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A history concealed
by Yolanda Nel
Situated 85 km from the capital along the B1 road from Windhoek to Okahandja, The Elegant Farmstead is far enough from the noise of the city but still close enough to break away for the weekend.
First known as Otjisazu, The Elegant Farmstead was named after the red cattle that belonged to a Herero man who once lived there. Built in the 1870s, it was used as a missionary station to convert Herero and Mbandero people to Christianity.
Missionary Irle and his wife stayed on Otjisazu for 31 years, where he gained much insight into Herero culture, recording and sending it to interested parties in Germany. His successor was Missionary Brockmann, who was asked by Senior Chief Samuel Maherero to leave Otjisazu and move to Okahandja in accordance with a resolution Maharero had passed on 11 January 1904 to protect non-German whites, German women, children and missionaries against harm. The station was subsequently looted and destroyed. Today guests at The Elegant Farmstead have the option to visit Ovitoto, a Herero village, to see the Herero graves and visit Okahandja’s famous wood-carving market.
The Elegant Farmstead offers guests other activities such as guided and unguided hiking trails through the dry riverbeds or on the open plains. Guests can also enjoy game drives during the late afternoon or in the early morning. Animals likely to be seen are kudu, eland, hartebeest and blesbok.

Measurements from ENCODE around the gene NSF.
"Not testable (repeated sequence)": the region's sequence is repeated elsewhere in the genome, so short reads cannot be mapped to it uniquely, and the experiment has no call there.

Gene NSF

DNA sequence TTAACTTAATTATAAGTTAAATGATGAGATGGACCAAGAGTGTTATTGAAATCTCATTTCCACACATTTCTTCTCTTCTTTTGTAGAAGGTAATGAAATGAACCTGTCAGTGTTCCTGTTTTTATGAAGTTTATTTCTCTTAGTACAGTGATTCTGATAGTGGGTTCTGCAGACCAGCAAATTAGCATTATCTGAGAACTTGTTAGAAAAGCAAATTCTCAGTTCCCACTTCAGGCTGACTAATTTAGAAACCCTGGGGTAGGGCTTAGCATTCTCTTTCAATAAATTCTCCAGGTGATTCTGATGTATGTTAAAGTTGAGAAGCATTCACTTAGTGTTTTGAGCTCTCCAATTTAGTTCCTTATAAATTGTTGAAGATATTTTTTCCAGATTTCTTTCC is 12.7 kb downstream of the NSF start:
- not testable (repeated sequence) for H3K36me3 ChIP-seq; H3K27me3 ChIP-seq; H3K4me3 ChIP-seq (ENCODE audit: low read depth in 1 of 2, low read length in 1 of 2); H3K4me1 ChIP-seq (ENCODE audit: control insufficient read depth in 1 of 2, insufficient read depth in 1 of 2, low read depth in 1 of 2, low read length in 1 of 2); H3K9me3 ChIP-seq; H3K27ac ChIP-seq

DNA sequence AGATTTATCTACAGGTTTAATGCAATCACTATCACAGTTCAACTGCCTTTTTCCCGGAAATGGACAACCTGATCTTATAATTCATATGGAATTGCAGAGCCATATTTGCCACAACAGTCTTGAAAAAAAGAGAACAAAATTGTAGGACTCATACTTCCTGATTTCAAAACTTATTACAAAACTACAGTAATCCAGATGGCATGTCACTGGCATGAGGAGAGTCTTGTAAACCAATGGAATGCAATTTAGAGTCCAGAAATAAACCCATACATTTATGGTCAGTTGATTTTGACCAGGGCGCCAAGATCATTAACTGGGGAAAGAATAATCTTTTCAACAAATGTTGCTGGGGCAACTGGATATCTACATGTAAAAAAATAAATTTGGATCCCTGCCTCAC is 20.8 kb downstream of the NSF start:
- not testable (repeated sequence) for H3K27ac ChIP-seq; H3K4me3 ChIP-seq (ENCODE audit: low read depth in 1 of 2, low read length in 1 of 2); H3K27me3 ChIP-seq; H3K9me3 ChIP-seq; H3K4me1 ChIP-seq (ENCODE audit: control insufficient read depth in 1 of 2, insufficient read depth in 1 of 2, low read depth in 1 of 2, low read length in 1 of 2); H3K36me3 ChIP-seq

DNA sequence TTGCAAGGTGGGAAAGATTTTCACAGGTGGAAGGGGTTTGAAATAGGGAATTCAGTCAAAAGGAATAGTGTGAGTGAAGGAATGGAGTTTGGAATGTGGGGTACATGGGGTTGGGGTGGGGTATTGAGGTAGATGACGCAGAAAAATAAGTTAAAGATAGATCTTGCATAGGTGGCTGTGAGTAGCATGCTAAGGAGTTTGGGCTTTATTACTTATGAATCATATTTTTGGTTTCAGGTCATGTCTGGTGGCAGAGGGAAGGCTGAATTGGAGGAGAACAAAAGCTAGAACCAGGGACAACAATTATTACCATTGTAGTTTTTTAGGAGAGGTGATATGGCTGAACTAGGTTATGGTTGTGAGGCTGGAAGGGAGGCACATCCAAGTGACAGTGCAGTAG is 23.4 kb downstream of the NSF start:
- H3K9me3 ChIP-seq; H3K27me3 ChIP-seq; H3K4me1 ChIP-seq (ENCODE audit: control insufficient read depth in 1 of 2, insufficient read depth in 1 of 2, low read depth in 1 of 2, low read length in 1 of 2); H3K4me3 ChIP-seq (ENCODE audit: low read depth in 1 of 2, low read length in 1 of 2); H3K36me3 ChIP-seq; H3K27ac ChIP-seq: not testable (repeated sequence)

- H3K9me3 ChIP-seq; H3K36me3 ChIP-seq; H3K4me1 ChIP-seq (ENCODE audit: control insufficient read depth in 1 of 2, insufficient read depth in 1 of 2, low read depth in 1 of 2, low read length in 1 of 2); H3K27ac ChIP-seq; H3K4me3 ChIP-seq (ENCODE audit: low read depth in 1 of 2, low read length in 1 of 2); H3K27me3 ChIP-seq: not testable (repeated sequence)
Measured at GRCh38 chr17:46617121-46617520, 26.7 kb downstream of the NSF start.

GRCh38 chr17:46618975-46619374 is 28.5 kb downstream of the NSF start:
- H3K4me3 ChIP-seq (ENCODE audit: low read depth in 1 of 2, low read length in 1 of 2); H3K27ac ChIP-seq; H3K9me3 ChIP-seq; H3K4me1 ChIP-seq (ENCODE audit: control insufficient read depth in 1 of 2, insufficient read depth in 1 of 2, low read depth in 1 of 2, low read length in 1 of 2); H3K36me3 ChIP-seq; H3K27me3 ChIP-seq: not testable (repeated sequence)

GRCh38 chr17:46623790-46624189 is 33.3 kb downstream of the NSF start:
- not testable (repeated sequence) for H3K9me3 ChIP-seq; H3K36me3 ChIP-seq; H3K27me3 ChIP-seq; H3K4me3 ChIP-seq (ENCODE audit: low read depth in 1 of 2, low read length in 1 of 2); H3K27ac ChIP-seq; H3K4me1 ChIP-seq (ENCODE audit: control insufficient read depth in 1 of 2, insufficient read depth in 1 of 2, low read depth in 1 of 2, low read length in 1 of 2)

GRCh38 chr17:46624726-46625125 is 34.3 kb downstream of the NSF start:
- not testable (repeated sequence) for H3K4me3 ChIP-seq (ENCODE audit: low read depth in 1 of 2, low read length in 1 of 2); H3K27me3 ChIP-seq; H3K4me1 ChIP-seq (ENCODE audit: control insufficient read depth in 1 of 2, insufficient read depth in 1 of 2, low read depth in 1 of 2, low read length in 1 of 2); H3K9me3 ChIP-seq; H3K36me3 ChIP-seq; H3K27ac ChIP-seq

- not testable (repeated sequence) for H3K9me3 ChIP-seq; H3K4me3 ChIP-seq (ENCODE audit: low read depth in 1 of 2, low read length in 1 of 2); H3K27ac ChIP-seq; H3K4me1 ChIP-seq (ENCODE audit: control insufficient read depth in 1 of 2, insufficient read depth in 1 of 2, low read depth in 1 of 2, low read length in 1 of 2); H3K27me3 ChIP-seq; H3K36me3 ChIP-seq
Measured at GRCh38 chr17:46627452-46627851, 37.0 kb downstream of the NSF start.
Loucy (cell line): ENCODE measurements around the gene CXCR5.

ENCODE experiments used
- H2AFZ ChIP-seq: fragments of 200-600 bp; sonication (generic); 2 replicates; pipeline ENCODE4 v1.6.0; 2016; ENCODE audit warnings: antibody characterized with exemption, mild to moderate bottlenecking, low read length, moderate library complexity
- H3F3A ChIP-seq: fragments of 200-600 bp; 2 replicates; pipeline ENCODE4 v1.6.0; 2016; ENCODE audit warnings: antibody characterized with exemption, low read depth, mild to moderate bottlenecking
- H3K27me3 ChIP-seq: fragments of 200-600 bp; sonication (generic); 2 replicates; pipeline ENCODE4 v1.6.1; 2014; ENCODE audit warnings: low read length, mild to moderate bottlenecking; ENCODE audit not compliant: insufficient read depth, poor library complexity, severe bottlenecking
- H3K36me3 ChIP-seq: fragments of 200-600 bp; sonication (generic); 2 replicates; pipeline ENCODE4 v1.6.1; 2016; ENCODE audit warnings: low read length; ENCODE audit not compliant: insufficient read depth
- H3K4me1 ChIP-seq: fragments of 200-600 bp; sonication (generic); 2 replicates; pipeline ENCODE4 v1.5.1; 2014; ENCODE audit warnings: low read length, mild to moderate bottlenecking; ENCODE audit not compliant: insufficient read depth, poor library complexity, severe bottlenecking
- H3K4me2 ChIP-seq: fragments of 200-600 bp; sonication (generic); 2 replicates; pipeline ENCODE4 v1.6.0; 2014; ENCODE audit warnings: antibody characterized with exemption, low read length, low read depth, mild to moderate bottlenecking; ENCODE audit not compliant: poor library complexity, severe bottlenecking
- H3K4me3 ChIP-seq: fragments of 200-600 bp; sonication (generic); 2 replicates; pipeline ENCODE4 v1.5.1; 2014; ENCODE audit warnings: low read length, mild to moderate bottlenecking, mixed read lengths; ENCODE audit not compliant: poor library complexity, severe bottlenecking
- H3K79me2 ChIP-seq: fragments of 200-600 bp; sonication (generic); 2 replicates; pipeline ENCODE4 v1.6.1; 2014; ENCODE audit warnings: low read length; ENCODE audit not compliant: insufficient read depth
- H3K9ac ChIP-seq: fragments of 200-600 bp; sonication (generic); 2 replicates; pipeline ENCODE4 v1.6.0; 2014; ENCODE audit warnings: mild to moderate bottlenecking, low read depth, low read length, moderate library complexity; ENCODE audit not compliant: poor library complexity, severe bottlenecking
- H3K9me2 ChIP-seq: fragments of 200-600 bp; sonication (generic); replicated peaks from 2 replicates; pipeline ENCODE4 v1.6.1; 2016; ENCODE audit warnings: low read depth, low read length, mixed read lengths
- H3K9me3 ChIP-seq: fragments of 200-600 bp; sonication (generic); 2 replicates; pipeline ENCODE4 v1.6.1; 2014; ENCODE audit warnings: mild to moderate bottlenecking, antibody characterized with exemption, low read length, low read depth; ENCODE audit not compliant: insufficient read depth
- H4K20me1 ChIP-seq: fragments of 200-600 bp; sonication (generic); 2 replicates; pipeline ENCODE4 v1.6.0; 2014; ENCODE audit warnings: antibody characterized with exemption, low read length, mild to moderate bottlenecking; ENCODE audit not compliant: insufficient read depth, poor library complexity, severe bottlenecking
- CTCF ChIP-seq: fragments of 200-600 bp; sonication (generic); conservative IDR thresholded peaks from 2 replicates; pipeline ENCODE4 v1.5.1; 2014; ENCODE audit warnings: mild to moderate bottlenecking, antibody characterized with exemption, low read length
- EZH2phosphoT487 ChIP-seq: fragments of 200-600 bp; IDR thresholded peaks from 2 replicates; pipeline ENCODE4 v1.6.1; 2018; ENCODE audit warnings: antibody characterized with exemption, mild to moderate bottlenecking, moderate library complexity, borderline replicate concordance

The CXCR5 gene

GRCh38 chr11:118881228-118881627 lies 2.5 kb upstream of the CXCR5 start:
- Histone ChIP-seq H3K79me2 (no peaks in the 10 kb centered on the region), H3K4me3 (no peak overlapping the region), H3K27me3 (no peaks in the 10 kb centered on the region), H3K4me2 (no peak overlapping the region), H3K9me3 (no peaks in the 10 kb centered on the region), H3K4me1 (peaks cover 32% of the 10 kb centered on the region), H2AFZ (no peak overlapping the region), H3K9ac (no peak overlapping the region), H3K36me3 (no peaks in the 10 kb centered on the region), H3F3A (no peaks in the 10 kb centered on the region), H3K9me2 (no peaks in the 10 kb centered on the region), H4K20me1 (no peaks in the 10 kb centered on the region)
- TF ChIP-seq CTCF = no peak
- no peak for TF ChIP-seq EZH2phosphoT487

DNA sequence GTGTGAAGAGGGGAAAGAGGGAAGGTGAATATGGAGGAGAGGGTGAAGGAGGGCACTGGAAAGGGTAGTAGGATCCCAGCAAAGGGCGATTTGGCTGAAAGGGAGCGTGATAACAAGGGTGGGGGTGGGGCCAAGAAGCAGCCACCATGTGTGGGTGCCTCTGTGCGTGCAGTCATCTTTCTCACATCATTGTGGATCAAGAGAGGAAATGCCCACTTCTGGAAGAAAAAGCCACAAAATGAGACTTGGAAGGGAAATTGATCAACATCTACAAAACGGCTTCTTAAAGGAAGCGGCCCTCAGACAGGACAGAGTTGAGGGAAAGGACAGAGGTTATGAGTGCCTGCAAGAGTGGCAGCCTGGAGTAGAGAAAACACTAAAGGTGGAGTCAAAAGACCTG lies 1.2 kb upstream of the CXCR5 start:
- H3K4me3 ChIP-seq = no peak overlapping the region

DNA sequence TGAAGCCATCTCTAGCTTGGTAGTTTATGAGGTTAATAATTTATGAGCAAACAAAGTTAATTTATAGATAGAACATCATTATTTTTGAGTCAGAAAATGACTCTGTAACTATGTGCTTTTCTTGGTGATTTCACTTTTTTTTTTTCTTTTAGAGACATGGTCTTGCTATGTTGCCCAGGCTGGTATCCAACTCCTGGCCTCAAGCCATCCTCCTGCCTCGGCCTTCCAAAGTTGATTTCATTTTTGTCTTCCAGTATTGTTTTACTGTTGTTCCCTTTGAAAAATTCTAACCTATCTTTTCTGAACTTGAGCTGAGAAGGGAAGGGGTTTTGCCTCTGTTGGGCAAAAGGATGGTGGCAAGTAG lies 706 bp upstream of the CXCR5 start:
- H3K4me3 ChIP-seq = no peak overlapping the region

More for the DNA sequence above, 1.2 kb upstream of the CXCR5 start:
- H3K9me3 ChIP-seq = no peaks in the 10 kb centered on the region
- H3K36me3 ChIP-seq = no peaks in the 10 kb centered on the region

Ideal for small conferences
The 11 rooms at the farmstead, decorated in a modern and classy style to ensure elegance, can accommodate up to 27 people. Eight are double and two are triple rooms, and there is one family room with five beds.
Before dinner, guests can visit the cellar and choose wine from a wide selection to accompany a set three-course dinner of beetroot soup, tender gemsbok fillet and homemade granadilla mousse, served either in the lapa or on the wooden deck. After dinner a cheese and biltong platter can be enjoyed next to the fire or while partaking in a cigar and cognac.
Guests are welcome to make themselves at home in the lounge area complete with magazines and large sofas, where they can sit and relax with a cup of coffee and homemade cookies. Clientele includes business groups, for whom conference facilities can accommodate up to 16 people.
This article appeared in the Feb/March 2011 edition of Travel News Namibia.